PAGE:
As we celebrate the July 4th holiday, I am reminded that at the birth of our country, and for quite some time thereafter, most of our citizens farmed the land. Although farmers are now a small minority of our population, good estate planning can help prevent the further reduction of the number of family farms.
It is estimated that as many as 10 million acres of farmland will change hands in the next two decades. The future of farms and ranches will face many of the same issues faced by aging family business owners in cities and suburbs: what happens when owners are no longer able to make competent decisions? The Capital Press expands on this topic in “Mental competence a key factor in estate planning, experts say.”
Mental competency impacts many people. Statistics show that 38% of those 85 or older have dementia or some type of cognitive impairment. However, attorneys must start with the assumption that a client is competent or that they have legal capacity to sign a document. Signing a will or a trust requires the most basic level of competency. However, this can lead to pressures, like undue influence, which could invalidate the agreement.
Disability planning is important to any estate plan. In some instances, a court-appointed guardian or conservator may be required to help manage finances. The objective is to protect the individual and her assets for future generations. It’s an expression of love for the family, when estate planning is completed.
Doctors distinguish between normal aging, mild impairment, and more serious forms of dementia. As far as decision-making, there’s a difference between mental capacity and competency. Competency is a purely legal term defined by the courts; capacity is related to a specific decision, specific action and specific context. A person may have the capacity to make some decisions but not others. That capacity may also change over time.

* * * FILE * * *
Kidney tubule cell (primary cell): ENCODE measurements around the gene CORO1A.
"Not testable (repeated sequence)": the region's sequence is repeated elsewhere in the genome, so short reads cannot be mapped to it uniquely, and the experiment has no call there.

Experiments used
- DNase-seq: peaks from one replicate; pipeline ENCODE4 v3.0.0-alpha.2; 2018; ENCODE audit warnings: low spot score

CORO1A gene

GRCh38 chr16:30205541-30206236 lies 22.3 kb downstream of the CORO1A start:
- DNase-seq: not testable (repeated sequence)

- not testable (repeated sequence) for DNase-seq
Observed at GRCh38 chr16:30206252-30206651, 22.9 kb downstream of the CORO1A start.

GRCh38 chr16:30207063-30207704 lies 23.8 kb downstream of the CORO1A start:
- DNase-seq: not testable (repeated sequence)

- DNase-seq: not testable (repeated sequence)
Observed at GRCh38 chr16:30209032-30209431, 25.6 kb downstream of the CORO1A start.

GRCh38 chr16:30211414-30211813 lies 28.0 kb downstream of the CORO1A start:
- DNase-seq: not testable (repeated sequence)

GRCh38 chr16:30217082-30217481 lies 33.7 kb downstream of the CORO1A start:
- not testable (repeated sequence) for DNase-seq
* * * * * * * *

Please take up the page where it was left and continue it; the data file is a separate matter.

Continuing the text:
Financial capacity is the ability to manage money and assets consistent with an individual’s values and self-interest. It’s frequently the first thing to go, which can mean the onset of dementia. A doctor can test for impairments, educate patients and families about their options and refer them to medical specialists.
Because someone is physically disabled or has a different set of values, it doesn’t mean they aren’t mentally capable of handling their estate plans. Don’t mistake normal aging with having a medical issue. Qualified professionals can evaluate a person’s basic brain functions to determine, if they lack capacity. At that point, legal representation may be required in estate planning.
An estate planning attorney who has worked with farm or ranch families will be able to help create a plan that is suited to each family’s situation. Even if the acreage, crops and livestock are the same, every family is different, and there is no one-size-fits-all answer. Planning to give the land to the next generation, or distribute it through various means will provide the family with peace of mind, knowing what is to come in the future and having a plan in place to achieve it.
Reference: Capital Press (Salem OR) (June 4, 2018) “Mental competence a key factor in estate planning, experts say”